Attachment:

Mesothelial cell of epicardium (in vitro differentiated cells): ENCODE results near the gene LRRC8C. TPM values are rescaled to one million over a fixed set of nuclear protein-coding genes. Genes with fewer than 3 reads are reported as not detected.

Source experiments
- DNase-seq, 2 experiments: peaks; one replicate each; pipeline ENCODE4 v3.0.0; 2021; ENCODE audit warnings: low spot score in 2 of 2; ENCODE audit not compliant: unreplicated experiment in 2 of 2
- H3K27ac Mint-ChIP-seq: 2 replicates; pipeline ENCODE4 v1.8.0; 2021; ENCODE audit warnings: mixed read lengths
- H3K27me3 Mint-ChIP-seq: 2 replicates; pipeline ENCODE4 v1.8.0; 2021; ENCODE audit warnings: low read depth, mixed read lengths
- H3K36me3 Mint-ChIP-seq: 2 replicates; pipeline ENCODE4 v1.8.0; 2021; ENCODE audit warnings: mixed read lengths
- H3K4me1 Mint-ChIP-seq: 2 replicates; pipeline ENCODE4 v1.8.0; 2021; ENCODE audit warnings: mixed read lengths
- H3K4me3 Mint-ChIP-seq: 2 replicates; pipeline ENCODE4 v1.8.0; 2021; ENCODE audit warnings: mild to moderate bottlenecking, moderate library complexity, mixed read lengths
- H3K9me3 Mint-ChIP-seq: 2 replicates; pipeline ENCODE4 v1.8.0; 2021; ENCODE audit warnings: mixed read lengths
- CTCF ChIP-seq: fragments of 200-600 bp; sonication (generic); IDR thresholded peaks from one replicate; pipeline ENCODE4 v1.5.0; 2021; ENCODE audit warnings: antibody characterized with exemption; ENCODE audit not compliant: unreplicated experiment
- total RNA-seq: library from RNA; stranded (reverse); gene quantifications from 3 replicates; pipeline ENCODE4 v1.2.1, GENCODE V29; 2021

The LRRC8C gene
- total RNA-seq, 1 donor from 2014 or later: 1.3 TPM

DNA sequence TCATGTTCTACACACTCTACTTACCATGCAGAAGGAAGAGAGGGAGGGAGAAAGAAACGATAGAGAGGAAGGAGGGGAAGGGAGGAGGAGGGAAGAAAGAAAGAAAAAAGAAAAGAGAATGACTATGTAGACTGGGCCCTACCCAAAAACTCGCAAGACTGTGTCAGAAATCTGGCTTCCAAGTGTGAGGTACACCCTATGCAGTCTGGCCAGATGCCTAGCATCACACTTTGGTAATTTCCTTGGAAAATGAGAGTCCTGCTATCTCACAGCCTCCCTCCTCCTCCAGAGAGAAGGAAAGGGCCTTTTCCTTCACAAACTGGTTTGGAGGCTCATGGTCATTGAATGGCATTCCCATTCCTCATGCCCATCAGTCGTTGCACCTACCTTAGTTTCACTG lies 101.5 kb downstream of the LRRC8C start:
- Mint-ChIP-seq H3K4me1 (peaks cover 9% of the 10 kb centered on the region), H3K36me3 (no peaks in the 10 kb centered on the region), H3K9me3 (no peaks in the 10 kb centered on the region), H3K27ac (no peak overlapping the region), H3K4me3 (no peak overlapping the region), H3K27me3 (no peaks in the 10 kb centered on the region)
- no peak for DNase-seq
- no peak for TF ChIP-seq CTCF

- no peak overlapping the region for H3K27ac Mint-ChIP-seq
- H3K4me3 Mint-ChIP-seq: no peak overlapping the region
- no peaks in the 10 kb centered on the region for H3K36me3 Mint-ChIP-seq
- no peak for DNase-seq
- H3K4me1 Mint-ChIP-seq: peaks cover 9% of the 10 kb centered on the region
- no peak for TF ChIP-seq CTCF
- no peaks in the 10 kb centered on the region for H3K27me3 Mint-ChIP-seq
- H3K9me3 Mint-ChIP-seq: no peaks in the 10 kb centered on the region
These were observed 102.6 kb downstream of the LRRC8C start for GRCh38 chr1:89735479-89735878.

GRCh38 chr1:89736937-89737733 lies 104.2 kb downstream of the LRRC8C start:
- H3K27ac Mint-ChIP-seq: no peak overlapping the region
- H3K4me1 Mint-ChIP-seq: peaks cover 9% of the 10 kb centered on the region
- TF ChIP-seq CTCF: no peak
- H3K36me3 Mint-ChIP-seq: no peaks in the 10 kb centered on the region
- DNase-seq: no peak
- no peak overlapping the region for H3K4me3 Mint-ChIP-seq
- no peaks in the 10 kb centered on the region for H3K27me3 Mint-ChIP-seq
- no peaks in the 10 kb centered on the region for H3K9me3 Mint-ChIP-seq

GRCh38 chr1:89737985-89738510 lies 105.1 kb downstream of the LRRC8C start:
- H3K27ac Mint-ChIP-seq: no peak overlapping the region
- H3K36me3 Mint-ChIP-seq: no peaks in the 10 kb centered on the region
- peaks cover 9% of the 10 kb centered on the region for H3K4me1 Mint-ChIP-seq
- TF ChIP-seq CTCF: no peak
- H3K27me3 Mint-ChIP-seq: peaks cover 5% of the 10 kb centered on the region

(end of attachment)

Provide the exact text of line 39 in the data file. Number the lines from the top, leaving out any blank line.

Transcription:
- peaks cover 9% of the 10 kb centered on the region for H3K4me1 Mint-ChIP-seq